Did you see the recent piece in Time magazine, regarding Tiger Mom and her children.  It seems that Yale law professor Amy Chua has written a book that has glamorized the art of tough love when it comes to raising kids.  She doesn’t advocate things like boot camp or corporal punishment, but she does push the envelope when it comes to raising a kid in a balanced, healthy manner.

In her book, Battle Hymn of the Tiger Mother, Chua, in essence, tells the story of how she raised her children under a very strict environment.  Nothing less than A’s in school.  No sports.  No sleepovers.  Nothing less than perfection when it comes to producing life’s little plays.

But is this really the most beneficial way to raise a child in this day and age?  Kids are not robots.  They need to grow up in life with the ability to work out problems on their own.  If the parenting becomes too strict and too controlling, the child never learns to fall on his or her face, and get back up.  He or she waits for mommy’s hand and voice to let them know when to get back on their feet, and how.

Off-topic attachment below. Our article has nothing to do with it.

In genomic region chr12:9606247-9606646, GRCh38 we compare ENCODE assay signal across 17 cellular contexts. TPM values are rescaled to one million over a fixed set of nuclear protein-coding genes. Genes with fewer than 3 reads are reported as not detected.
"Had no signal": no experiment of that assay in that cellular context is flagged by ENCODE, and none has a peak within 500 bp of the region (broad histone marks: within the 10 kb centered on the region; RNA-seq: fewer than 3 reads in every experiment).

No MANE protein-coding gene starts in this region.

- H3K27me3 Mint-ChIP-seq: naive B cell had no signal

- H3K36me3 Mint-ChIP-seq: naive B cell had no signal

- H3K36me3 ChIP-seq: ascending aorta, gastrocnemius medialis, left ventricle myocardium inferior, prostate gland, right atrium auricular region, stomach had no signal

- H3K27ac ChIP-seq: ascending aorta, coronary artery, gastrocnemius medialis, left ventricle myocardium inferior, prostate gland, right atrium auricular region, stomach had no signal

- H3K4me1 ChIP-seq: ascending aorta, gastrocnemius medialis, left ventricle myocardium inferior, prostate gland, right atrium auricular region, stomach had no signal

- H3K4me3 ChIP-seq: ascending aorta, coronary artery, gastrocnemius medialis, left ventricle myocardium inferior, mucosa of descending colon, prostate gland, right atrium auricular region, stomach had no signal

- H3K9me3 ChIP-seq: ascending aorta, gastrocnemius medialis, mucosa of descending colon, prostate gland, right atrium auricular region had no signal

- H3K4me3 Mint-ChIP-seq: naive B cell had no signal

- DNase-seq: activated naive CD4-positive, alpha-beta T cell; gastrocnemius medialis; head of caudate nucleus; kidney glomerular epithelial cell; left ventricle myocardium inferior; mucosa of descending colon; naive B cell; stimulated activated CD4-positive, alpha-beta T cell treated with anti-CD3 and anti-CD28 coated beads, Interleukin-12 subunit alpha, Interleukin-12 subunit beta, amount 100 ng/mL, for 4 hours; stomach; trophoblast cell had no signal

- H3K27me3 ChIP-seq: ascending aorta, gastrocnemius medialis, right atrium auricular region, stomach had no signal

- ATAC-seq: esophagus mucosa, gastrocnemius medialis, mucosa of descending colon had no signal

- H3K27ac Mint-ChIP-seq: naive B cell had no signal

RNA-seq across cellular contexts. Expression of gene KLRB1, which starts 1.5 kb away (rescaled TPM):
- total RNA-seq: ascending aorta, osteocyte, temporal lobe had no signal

One Chinese mother recently told me that what this kind of upbringing does is create very smart workers, who can get good paying jobs, as long as there is someone there to tell them what to do.  This kind of upbringing raises great followers – employees – but no leaders.  This is not the path to managing skills, she said.

And she might be right.  Children, above all, need balance in their lives.  Sports for instance, might provide important skills, not otherwise achievable in the classroom or at home.  It provides an opportunity to work with others, in a tight knit manner, applying “team concept.”  Every family needs these types of skills.  Sports is also a great way to develop leadership abilities.

Kids also need to spend time with other kids, outside of school and class.  This is great for building socialization and communication skills.  Kids learn to respect and appreciate differences in other households.  Tiger Mom’s kids never had this chance.  And in the long run, this lack of social balance could create problems for them in their adult lives.

Advertisements